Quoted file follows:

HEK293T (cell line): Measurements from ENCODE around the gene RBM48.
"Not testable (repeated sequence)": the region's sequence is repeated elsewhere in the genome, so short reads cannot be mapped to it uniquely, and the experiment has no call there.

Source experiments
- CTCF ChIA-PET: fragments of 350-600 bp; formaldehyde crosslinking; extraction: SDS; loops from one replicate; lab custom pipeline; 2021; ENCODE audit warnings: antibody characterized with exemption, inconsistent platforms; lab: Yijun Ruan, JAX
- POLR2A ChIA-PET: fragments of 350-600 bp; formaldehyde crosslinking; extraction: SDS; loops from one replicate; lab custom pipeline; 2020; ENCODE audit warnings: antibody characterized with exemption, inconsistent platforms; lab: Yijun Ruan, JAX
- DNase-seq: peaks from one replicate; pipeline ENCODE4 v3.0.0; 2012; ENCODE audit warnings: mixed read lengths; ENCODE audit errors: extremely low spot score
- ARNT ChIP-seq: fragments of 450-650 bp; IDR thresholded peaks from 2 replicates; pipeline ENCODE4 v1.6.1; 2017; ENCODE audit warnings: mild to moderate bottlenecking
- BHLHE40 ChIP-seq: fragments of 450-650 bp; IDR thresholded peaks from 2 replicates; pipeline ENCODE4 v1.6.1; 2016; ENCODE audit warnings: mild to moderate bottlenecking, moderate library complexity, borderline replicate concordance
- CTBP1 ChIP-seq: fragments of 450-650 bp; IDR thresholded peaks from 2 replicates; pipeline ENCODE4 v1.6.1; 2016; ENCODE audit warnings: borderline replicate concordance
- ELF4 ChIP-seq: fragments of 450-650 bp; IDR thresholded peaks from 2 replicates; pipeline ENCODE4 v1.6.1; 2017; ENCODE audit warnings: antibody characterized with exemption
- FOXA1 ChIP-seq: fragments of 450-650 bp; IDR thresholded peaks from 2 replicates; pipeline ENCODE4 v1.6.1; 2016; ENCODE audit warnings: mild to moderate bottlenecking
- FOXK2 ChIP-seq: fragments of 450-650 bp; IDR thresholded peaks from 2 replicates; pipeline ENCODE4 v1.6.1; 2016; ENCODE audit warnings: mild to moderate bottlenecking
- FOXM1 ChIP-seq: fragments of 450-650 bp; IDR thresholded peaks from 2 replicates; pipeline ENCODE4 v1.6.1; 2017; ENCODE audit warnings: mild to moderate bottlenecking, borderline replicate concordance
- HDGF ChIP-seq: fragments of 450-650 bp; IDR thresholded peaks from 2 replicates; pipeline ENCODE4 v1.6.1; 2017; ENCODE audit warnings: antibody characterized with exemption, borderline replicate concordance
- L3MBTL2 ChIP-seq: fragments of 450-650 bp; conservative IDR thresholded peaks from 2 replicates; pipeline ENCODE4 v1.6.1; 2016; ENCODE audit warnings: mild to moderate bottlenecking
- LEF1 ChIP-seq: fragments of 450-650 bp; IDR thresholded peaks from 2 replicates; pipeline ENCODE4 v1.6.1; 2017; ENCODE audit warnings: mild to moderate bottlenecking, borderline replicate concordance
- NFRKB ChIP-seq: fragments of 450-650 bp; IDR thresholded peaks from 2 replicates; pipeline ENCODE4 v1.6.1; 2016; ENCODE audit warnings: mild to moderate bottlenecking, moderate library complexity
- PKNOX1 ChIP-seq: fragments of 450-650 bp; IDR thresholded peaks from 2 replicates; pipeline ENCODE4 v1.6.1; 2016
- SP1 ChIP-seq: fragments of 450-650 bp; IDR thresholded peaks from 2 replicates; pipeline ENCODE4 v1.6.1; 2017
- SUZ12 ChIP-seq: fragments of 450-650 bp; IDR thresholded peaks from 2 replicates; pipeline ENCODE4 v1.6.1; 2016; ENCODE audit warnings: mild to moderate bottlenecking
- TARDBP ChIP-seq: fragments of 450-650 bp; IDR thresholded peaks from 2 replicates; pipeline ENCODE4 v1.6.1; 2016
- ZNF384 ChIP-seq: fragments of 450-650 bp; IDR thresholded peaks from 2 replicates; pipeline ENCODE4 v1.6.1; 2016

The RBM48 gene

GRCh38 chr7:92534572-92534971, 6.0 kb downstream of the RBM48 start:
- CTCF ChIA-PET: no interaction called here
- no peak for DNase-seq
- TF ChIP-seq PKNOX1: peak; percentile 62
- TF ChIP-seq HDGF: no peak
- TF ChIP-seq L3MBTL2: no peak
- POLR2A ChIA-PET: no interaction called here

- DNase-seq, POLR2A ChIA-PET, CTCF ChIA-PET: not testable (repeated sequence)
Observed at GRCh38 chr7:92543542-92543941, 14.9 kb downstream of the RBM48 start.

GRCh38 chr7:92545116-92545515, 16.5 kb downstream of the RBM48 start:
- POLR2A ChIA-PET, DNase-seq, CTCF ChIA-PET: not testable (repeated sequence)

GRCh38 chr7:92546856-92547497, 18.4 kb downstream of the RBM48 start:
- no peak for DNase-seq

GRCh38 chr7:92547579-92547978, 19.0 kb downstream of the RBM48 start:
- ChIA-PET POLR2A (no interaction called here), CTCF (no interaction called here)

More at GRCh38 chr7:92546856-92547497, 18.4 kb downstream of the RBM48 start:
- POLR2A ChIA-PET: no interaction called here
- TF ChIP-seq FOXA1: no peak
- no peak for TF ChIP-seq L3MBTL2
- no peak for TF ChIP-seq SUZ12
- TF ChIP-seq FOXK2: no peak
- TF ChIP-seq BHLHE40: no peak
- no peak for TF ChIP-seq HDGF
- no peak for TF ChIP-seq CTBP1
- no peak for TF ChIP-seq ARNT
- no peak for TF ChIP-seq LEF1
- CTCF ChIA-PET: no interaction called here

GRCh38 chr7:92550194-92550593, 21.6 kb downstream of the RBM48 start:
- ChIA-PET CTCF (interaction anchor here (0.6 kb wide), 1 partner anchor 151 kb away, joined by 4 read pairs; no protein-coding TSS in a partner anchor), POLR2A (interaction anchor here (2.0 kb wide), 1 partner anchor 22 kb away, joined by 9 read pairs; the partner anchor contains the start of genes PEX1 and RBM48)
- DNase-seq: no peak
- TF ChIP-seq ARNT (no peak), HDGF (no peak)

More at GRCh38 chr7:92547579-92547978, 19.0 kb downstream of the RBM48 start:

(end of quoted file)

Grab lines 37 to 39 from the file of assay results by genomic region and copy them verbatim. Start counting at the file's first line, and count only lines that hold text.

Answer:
GRCh38 chr7:92547579-92547978, 19.0 kb downstream of the RBM48 start:
- ChIA-PET POLR2A (no interaction called here), CTCF (no interaction called here)

More at GRCh38 chr7:92546856-92547497, 18.4 kb downstream of the RBM48 start: